City Commission candidate Carlos Bailey on college-relevant issues


Easton Reynolds

Carlos Bailey is a local attorney on the ballot this election season running for one of four city commissioner seats. Bailey said he wants to represent the underrepresented in Bowling Green.

“If I’m elected, I’m going to fight for the rights of all people, because I understand what it’s like to be poor,” Bailey said. “I know what it’s like trying to get to a job, or not having affordable housing, so when I’m voting on those things, I’m bringing my experience.”

Affordable Housing

Bailey said one of his top priorities, if elected to the commission, would be to address the lack of affordable housing in the city.

“You see more apartments going up than you do affordable homes,” Bailey said.

One proposal Bailey wants to push is transforming city-owned land into residential affordable housing.

“The taxpayer has to pay for that land, and it’s vacant, the buildings are vacant,” Bailey said. “Maybe we get with developers and tell them, ‘I understand you are a commercial business and we want you to make money, but we can partner in some community benefit agreement to see if we can provide affordable homes.’”

Bailey also said the city needs to expand Housing and Urban Development vouchers by “at least 100.”

He also wants to see a push for alternative housing like transition homes and tiny homes.

“We know home-ownership and having a job with a living wage is the best way to fight crime,” Bailey said.

Regarding college living, some candidates have expressed a desire to implement a rent-control system. Bailey is not in favor of such an ordinance.

“I know some candidates have talked about rent control — I’m not sure I’m there yet,” Bailey said. “I am open to the idea and willing to listen.”

Fairness Ordinance

One proposal he is in favor of is the Fairness Ordinance, which bans LGBTQ discrimination in the workforce and in housing. Bowling Green is the largest city in Kentucky without a Fairness Ordinance in place after failing via a 3-2 vote in 2019. Bailey says he supports the ordinance because it will promote equality and strengthen Bowling Green’s diversity.

“Nobody deserves to be discriminated against, period,” Bailey said. “We lose so much talent from WKU, and it’s just bad for business. We lose talent because people don’t feel like they’re wanted here.”

Bailey also says he thinks it’s important to uplift marginalized communities who are struggling with job insecurity.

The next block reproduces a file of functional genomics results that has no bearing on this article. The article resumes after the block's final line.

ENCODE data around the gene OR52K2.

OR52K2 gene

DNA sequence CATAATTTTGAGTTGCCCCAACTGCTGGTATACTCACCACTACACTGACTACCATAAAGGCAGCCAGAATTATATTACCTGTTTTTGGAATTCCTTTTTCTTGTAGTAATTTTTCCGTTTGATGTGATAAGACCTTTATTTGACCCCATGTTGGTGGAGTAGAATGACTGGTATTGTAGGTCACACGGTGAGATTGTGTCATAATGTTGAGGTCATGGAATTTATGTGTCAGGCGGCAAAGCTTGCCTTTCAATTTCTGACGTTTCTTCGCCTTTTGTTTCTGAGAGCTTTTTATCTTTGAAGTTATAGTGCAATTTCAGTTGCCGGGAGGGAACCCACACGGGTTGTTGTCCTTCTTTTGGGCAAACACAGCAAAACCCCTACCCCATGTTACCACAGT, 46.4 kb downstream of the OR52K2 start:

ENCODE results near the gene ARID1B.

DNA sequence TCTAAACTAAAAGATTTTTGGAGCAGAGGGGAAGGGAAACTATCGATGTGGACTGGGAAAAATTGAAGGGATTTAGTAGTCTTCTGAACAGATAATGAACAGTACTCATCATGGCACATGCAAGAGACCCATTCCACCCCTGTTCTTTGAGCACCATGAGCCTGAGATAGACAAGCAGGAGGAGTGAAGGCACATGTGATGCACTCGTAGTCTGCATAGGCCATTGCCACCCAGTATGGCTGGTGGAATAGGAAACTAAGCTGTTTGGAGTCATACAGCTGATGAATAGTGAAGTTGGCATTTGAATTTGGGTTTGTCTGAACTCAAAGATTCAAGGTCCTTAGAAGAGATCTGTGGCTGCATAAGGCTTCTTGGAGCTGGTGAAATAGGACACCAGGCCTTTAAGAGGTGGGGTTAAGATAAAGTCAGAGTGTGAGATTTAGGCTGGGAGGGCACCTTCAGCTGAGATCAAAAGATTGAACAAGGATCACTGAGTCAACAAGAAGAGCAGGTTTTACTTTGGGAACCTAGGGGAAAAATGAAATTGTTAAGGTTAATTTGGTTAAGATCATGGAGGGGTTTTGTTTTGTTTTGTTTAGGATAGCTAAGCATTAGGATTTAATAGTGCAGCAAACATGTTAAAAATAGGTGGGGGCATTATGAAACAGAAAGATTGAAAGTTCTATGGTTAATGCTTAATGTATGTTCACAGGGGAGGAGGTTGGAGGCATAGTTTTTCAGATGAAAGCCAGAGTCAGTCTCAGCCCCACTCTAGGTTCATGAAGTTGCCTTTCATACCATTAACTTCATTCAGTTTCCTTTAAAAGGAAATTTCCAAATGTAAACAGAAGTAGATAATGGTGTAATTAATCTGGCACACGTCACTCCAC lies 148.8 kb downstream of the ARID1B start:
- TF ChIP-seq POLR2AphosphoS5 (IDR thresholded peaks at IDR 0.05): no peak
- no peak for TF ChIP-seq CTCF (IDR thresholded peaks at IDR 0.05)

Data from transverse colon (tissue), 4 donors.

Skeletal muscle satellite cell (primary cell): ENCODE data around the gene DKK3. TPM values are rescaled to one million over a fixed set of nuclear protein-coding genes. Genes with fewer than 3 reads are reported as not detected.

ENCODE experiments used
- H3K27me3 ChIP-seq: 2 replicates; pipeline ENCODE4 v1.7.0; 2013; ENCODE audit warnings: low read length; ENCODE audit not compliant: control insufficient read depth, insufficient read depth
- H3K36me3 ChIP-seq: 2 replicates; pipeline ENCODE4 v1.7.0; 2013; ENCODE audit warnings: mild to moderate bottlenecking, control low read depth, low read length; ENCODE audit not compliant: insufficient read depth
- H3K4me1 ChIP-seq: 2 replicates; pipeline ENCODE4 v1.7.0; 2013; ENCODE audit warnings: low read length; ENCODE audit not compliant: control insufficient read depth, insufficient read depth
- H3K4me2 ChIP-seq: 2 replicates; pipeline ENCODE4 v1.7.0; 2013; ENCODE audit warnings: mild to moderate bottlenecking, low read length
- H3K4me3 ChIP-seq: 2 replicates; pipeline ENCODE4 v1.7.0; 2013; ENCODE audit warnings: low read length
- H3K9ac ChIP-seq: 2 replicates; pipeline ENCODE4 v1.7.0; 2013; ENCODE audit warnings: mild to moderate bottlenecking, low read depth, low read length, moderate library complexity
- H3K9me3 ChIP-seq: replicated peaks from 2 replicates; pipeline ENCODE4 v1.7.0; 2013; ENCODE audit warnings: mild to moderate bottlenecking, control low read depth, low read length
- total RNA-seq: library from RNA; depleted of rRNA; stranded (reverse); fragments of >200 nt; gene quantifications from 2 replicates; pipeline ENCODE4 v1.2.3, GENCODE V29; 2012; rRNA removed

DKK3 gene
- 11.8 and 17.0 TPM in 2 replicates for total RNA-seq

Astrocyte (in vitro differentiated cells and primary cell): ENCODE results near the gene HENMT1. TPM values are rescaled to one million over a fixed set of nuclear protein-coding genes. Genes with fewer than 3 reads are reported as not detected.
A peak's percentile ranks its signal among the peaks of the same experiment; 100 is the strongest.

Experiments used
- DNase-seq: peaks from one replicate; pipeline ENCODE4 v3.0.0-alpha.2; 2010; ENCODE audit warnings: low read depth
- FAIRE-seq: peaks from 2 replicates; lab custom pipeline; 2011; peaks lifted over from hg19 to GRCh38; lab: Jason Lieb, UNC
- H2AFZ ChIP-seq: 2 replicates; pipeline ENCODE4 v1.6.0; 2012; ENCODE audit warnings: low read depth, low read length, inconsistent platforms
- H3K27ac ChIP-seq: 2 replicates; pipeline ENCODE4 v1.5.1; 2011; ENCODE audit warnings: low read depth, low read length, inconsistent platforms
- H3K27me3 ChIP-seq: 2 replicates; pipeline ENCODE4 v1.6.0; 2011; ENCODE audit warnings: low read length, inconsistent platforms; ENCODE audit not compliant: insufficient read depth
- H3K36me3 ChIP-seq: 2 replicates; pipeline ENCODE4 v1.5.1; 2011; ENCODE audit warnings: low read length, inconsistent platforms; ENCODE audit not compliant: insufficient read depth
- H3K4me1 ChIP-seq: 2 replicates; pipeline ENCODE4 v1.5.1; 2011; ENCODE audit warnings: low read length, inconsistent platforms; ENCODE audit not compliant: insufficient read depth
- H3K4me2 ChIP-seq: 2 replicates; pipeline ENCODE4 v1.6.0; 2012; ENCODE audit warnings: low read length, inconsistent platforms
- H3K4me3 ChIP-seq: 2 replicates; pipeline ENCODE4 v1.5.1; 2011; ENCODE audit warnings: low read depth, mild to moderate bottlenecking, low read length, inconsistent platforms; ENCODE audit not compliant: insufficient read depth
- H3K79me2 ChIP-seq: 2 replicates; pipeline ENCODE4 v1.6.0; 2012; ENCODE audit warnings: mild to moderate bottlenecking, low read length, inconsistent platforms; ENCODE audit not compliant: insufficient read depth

Black Lives Matter

According to WBKO, only 6% of city employees are African American, while Bowling Green’s population is 13% African American. Bailey says the city needs to take a more proactive approach in training individuals who might not be considered qualified for the job to provide stable employment to those who struggle the most.

“We need to make sure our city is reflective of our population,” Bailey said. “There are 7,000 city jobs right now that are unfilled. One of the reasons those jobs aren’t being filled is because they say ‘you don’t have the experience,’ but you can’t have the experience unless you get hired.”

Recycling, Roads and Infrastructure

Along with filling vacant jobs in the city, Bailey wants to see the city continue creating more walkways and bike paths, prioritizing solar power and increasing public bus routes.

Bailey said one of his priorities to reform infrastructure is broadening access to transportation by “increasing bus routes” and making buses more affordable.

Bailey also wants to work with WKU and the Warren County government to devise a more “strategic plan” for recycling in the city.

“We know we’re going to have to do something now, we can’t wait until tomorrow,” Bailey said. “Trash is going to be everywhere, pollution can go into the ground, and then that pollution is going to go to the drinking water.”

He wants the city to also adopt a city-wide broadband infrastructure plan similar to Chattanooga, which became the first city to provide gigabit internet to every resident, according to PCmag.

With a pandemic transitioning students and parents to working at home, Bailey said it’s crucial to “bring more competition” that will foster greater gigabit internet access.

“Everybody should have a fair shot to work, live and connect in Bowling Green,” Bailey said.

Easton Reynolds can be reached at [email protected] Follow him on Twitter @epdogg5000.